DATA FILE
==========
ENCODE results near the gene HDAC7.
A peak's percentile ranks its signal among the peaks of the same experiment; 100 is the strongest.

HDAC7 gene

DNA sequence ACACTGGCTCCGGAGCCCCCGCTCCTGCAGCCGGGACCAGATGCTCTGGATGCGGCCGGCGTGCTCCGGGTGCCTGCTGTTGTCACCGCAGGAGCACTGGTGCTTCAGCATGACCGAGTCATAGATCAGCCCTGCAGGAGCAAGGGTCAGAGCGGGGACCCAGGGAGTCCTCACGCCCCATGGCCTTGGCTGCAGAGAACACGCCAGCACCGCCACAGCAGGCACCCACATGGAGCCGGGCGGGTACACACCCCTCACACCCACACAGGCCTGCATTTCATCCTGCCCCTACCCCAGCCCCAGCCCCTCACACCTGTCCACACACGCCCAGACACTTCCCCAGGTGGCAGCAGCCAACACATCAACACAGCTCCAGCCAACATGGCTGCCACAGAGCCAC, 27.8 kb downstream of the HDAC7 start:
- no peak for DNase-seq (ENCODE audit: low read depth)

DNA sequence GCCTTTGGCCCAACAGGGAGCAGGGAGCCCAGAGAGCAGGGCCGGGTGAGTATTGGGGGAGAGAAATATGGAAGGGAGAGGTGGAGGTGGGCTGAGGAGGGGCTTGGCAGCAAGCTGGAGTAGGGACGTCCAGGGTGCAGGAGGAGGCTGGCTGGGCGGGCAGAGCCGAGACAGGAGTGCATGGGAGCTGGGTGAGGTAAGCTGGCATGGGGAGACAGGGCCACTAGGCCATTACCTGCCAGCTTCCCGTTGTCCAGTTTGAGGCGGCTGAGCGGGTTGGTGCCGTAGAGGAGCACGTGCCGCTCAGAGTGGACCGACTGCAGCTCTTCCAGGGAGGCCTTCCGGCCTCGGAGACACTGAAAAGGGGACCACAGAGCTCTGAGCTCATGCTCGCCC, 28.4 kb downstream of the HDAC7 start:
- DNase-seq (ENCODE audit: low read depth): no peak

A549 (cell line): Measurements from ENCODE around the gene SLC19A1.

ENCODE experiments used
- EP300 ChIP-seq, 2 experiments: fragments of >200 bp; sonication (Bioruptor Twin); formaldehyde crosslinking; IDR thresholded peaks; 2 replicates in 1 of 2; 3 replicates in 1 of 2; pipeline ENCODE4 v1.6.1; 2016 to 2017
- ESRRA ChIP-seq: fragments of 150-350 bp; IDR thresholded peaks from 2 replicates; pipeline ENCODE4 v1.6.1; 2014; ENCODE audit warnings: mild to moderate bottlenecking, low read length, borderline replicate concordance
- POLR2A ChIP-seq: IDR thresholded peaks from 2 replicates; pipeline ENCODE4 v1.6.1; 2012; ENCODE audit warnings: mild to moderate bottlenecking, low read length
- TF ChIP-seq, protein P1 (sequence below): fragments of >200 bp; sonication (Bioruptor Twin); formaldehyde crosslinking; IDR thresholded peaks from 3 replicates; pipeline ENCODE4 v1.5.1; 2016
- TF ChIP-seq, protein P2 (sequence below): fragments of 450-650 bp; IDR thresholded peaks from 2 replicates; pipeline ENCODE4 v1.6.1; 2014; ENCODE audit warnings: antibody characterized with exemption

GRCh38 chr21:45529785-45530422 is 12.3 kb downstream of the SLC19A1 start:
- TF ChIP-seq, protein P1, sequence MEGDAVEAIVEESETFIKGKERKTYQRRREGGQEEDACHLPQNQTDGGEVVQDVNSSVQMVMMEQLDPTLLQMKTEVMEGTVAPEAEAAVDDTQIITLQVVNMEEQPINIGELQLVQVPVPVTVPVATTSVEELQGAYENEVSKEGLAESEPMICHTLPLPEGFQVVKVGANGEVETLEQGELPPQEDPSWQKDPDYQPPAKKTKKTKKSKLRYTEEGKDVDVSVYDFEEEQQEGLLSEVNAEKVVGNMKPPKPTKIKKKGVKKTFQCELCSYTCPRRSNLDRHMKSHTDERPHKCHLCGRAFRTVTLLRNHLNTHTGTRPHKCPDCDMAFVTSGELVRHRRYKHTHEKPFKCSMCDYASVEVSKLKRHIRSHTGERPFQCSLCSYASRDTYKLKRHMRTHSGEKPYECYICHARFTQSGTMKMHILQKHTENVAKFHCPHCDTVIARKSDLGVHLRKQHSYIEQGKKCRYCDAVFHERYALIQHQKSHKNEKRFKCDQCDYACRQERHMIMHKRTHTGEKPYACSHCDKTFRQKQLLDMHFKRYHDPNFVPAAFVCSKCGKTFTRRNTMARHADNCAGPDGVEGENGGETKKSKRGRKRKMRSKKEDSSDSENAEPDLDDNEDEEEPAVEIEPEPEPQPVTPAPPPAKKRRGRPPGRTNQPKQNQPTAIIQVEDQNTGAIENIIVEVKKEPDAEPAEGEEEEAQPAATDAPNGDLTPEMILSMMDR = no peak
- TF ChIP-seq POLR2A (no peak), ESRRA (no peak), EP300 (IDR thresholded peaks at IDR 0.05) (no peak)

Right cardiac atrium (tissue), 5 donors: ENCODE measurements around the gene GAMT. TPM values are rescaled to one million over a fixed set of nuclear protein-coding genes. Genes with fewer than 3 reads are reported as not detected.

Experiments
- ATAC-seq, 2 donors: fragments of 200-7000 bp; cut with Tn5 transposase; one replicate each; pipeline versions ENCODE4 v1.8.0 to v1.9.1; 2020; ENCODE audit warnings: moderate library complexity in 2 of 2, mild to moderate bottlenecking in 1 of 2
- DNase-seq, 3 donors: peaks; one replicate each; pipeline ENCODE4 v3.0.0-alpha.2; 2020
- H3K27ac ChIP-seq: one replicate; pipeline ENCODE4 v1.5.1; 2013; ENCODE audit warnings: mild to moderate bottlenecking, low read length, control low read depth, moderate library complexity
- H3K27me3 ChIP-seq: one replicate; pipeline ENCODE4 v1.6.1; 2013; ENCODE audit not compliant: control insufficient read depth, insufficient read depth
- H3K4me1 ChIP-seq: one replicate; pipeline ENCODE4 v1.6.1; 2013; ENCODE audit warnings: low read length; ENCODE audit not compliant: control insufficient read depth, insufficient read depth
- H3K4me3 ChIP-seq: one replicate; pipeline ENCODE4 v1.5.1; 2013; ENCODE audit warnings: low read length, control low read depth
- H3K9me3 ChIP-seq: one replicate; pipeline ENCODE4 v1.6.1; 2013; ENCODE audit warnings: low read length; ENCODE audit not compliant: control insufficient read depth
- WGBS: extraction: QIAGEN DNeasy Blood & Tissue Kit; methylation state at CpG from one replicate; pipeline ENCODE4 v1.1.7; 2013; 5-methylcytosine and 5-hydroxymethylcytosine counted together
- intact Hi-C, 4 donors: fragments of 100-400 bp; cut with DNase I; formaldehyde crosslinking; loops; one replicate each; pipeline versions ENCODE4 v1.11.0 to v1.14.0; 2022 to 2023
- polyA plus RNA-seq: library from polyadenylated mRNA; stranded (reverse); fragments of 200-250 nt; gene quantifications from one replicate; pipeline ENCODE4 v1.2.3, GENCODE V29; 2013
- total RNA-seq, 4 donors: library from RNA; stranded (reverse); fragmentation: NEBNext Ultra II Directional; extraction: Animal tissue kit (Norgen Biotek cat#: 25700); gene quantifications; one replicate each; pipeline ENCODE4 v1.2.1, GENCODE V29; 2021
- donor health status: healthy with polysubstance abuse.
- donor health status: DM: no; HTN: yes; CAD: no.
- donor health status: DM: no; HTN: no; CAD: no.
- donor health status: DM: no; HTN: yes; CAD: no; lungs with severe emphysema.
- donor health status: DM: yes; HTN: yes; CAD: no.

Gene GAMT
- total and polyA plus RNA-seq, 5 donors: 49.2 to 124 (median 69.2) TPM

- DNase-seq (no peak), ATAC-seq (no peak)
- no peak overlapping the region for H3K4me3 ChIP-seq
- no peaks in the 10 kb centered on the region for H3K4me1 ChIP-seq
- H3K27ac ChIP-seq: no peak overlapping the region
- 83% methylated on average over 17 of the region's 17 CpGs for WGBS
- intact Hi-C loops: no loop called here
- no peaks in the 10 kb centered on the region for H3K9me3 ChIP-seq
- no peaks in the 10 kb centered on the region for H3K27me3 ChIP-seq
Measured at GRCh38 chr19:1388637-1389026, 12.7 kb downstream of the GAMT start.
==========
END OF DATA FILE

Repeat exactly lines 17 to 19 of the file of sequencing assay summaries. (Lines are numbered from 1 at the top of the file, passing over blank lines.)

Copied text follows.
- TF ChIP-seq POLR2A (no peak), ESRRA (no peak), EP300 (IDR thresholded peaks at IDR 0.05) (no peak)

Right cardiac atrium (tissue), 5 donors: ENCODE measurements around the gene GAMT. TPM values are rescaled to one million over a fixed set of nuclear protein-coding genes. Genes with fewer than 3 reads are reported as not detected.

Experiments